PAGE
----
RALEIGH -- In North Carolina's part-time General Assembly, lawmakers with outside employment are often involved in crafting bills that affect their respective industries.

While that expertise can improve legislation, it also can raise questions about potential conflicts of interest whenever a bill ends up financially benefiting legislators or their businesses. But North Carolina rules state lawmakers can take action on legislation if their own potential benefit is no greater than what others in their field would receive.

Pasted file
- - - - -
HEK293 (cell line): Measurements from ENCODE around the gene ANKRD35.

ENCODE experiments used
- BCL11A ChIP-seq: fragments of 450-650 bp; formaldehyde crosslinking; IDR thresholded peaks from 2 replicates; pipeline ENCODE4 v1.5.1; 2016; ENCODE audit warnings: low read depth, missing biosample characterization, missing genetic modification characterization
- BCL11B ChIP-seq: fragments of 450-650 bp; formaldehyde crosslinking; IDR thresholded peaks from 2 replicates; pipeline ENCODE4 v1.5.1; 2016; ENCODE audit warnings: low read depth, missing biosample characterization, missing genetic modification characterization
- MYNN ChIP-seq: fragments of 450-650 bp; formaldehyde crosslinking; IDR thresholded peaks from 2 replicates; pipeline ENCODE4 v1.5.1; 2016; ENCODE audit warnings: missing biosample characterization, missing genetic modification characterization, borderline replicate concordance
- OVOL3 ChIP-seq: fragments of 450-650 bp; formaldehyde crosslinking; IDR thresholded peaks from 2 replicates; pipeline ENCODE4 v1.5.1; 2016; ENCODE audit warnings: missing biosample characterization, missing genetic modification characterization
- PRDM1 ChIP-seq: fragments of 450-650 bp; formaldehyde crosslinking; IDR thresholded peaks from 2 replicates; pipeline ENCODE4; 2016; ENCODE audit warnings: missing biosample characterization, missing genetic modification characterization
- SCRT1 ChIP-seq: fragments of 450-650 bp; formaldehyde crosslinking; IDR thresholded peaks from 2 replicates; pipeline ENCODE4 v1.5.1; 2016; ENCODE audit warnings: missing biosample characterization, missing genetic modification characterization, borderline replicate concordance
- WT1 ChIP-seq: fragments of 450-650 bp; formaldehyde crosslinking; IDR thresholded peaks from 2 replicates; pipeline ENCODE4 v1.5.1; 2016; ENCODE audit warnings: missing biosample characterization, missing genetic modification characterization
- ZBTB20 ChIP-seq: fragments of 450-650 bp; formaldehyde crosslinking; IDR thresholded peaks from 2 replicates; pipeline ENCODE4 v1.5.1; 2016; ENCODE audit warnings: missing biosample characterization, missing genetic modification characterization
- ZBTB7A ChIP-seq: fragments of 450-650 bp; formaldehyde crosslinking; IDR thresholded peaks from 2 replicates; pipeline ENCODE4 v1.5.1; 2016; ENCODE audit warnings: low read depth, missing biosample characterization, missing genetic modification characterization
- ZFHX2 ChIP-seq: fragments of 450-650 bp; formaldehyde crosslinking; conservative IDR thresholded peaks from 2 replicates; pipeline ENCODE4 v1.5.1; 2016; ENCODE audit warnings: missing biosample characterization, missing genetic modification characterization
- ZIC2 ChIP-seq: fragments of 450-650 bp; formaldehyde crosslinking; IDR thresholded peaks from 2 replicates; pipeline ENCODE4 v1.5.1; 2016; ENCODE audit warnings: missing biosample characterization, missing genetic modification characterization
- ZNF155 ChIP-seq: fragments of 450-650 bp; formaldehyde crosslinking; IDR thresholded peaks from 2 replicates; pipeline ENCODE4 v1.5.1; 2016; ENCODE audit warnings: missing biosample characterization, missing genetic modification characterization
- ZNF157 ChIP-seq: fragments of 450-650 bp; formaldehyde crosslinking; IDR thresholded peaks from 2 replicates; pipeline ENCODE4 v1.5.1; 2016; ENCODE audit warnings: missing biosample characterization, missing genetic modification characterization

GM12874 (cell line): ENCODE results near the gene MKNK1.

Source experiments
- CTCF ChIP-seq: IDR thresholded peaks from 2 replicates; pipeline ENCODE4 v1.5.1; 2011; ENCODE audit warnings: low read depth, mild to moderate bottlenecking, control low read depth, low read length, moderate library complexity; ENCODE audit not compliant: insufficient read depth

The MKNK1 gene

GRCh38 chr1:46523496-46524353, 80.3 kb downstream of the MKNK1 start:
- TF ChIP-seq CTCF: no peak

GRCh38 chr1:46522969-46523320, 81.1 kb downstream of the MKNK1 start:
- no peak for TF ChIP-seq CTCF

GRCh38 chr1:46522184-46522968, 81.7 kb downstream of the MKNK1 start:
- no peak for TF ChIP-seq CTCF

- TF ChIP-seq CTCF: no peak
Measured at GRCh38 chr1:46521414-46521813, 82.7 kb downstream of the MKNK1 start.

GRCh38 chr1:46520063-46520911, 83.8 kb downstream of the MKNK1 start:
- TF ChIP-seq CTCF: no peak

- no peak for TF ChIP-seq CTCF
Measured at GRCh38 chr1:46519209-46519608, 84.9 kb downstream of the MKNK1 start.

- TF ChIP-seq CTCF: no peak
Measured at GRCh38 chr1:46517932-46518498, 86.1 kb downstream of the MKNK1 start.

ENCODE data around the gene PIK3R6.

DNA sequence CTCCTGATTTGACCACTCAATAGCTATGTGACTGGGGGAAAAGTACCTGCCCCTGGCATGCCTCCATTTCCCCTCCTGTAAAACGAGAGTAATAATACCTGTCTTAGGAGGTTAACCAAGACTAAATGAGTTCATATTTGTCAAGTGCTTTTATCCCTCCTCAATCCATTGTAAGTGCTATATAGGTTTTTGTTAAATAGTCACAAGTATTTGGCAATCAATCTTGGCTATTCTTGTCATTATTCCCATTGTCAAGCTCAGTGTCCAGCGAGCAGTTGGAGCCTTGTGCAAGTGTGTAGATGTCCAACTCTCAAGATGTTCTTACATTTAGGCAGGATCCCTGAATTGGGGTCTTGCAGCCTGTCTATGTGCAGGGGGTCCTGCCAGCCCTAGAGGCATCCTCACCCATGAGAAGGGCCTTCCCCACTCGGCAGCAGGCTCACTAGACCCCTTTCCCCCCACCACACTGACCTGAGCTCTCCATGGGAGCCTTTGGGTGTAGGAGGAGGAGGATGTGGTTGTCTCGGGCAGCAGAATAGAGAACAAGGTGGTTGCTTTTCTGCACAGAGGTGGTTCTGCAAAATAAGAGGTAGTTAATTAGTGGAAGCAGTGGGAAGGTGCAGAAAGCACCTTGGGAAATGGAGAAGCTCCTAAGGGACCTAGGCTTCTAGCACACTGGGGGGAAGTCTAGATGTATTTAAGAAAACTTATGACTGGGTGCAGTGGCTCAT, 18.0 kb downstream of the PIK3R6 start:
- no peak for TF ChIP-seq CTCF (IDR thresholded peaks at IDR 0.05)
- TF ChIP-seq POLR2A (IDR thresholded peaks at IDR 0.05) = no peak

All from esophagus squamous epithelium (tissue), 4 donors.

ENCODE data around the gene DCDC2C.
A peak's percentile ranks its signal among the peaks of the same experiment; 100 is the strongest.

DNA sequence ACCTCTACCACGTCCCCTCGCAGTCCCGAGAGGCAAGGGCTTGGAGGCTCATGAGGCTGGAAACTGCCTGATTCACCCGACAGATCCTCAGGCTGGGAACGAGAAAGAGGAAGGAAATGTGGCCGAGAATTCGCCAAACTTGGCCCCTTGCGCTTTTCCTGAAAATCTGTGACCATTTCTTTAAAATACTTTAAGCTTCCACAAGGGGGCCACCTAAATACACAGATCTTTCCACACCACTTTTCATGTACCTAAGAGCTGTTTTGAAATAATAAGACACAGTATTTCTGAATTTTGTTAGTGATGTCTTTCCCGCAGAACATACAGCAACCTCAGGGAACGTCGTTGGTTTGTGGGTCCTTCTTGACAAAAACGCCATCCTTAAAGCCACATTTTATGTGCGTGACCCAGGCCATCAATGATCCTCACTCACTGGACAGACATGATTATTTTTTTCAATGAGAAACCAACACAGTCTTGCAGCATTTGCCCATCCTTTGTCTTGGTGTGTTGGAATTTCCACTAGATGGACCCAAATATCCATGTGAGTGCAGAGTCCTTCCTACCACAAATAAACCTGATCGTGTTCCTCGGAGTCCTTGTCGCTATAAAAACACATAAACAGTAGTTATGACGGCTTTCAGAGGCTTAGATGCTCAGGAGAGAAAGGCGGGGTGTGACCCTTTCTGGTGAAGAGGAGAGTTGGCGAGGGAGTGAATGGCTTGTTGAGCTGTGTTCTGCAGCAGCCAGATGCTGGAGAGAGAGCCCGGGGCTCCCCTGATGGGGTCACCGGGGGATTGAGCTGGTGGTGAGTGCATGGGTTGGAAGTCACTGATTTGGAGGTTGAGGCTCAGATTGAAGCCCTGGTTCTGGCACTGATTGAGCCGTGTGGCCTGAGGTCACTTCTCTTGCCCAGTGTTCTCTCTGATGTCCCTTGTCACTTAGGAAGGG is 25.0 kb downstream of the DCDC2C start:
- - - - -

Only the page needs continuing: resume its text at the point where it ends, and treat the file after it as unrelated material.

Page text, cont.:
The Center for Public Integrity and The Associated Press found at least 76 percent of state lawmakers nationwide reported outside income or employment in 2015. While that may bring expertise to certain policy areas, many of those income sources are directly affected by the actions of the legislatures.